On learning new songs

For drummers, it’s imperative to know the arrangement/structure of the song.

We are the conductors of the band, drive the beat and help create the sandbox that our band mates get to play in.

We use fill-ins and dynamics to set up the different sections of a song and help the other band members to play their parts with confidence.

So how do we learn new songs and familiarize ourselves with arrangements?

It goes without saying that the best way is to listen to the song you’re trying to learn, obsessively. 

Have it on repeat, and even if you’re not a singer, try to sing and hum along, as best as you can. 

In the beginning, don’t worry too much about specific fills or subtleties of the drum part. 

You have to get the big picture, first!

Sometimes, that’s all you need, especially if you choose to play a cover “your way” and give it your own interpretation.

In my experience, learning the song as a singer (if only in your head first) is the quickest way to familiarize yourself with new material; especially if you don’t use notes/sheet music on stage.

If you can use charts, or are a more visual learner, taking notes might be helpful.

Grab paper and a pen and start mapping out the tune, e.g., How many bars does the intro have? How long is the chorus? Is there a bridge/solo section?

Keep it simple and basic at first.

Let’s check out Tom Petty’s “Free Falling.”

  • Intro/Vers 1: 12 bars (no drums) + 2 bars drums
  • Vers 2: 8 bars
  • Chorus: 8 bars
  • Vers 3: 8 bars
  • Chorus: 8 bars
  • Interlude: 8 bars
  • Vers 4: 8 bars (different beat)
  • Chorus: 8 bars
  • Interlude 4 bars
  • Chorus: 4 -> vamp and fade

Next step is to identify the main drum beat of a song and the specific fills and rewrite your chart.

Here is an example of a quick chart that I use in my drum lessons. 


There are lots of materials out there on different styles and drum grooves. The sheer amount of method books and sheet music can be overwhelming.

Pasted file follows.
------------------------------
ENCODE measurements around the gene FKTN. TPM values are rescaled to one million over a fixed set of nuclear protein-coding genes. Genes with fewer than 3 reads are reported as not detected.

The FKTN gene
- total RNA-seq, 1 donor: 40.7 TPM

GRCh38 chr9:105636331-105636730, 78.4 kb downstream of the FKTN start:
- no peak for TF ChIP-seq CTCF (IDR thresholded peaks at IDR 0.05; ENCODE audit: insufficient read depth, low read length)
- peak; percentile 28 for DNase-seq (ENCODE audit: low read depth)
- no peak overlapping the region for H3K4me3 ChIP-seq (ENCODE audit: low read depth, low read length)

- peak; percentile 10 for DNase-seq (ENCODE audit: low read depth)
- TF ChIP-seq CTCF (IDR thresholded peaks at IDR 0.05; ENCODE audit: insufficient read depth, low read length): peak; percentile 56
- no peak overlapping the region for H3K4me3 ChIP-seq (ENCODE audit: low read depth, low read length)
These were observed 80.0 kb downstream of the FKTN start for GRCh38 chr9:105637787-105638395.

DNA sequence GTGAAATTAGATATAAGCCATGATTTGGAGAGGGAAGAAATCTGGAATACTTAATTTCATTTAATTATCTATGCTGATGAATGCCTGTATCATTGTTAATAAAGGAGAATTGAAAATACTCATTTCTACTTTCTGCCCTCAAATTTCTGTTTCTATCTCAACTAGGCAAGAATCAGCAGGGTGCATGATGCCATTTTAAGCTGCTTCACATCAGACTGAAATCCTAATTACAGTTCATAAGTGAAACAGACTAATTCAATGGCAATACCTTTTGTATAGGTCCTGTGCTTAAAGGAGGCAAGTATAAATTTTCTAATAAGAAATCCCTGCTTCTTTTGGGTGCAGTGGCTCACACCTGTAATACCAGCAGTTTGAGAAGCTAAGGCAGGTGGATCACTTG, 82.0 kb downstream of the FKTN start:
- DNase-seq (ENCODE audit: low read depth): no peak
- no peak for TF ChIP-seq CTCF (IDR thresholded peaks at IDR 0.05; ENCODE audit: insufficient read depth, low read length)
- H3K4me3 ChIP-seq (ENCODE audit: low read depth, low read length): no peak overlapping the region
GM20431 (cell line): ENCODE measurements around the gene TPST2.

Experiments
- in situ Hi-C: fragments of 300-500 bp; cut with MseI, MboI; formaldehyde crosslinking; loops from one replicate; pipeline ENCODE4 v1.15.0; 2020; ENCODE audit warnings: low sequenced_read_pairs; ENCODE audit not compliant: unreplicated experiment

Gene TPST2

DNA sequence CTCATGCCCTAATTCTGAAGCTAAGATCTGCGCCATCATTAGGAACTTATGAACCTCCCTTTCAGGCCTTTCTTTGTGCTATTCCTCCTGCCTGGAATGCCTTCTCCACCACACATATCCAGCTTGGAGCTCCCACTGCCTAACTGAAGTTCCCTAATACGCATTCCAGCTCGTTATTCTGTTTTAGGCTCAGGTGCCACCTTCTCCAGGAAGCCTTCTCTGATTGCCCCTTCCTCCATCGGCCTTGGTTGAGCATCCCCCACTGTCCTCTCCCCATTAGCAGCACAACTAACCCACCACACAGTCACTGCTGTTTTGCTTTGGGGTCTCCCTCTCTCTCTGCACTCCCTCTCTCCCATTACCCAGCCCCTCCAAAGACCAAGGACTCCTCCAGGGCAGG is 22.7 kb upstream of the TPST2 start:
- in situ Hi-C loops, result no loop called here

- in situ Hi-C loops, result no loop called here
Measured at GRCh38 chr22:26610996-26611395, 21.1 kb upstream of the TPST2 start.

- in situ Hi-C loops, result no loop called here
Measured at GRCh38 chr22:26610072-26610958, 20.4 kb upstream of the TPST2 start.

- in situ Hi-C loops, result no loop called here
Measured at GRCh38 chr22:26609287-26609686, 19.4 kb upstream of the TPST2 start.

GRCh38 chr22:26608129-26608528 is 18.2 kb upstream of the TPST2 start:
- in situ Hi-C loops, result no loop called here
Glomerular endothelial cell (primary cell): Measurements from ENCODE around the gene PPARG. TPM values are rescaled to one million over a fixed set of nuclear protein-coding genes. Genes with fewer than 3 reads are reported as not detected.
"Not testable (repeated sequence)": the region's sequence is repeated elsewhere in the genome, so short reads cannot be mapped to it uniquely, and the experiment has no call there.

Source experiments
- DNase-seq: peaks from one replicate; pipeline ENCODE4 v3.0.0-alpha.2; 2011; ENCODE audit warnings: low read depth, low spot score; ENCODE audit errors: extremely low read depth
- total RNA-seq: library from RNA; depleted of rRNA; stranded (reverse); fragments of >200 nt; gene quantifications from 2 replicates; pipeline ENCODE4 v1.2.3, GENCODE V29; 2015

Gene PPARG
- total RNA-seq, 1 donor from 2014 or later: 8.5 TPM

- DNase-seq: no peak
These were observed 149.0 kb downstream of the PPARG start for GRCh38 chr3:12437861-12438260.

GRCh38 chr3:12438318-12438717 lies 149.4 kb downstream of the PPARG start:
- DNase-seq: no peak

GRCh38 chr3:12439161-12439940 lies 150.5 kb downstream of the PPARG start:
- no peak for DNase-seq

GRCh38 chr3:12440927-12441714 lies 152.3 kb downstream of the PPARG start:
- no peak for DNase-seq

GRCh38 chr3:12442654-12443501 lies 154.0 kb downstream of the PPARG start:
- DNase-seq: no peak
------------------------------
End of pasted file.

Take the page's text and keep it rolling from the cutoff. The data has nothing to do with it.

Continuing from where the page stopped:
I put together a PDF to provide a basic overview of grooves that are used in different styles.

You can download it HERE for free.

Whether you are a drum teacher or are learning by yourself , I hope you find it useful.

Dinosaur Stick Control Jr.

“Practicing with a metronome is boring.”

As an alternative, I recommend practicing technique drills, or stick control exercises to your favorite music. Find a song you like with a tempo that suits you, lock in the groove, and play away.

As an inspiration, I’m leaving this short video here: Dinosaur Jr.’s “Tiny” feat. some George Lawrence Stone’s Stick Control exercises 🙂

10 Fills Every Drummer Should Know

10 Fills every drummer should know. Inspired by Stephen Taylor. I added/modified some fills, and of course, it’s more than 10 because some have variations…. “17 drum fills every drummer should know” just doesn’t sound as good. 😉

  • Use a metronome for the exercises and notice the spots where you tend to speed up/or slow down – aim for cconsistency.
  • Practice the fills by themselves first, then add one measure of groove before the fill, then three.
  • Once you’re comfortable with the fills as written, try to come up with your own orchestrations, while adhering to the fill sticking/rhythm

Adding the Bass Drum – The Loop

Fellow drummers!
Here’s the last video of my short drum lesson on timing/coordination/subdivisons/rates.
My playing is not as clean as I want it to be, … I’m still working on these drills and ideas, but that’s what practice is all about.
I hope you find the information presented inspiring and useful.
– Beck

Paradiddles – The Loop

Paradiddle Variations played as

  • 8th Notes (Paradiddle played 2 x)
  • 8th Note Triplets (Paradiddle played 3 x)
  • 16th Notes (Paradiddles played 4 x)
  • 8th Note Triplets (Paradiddle played 3 x)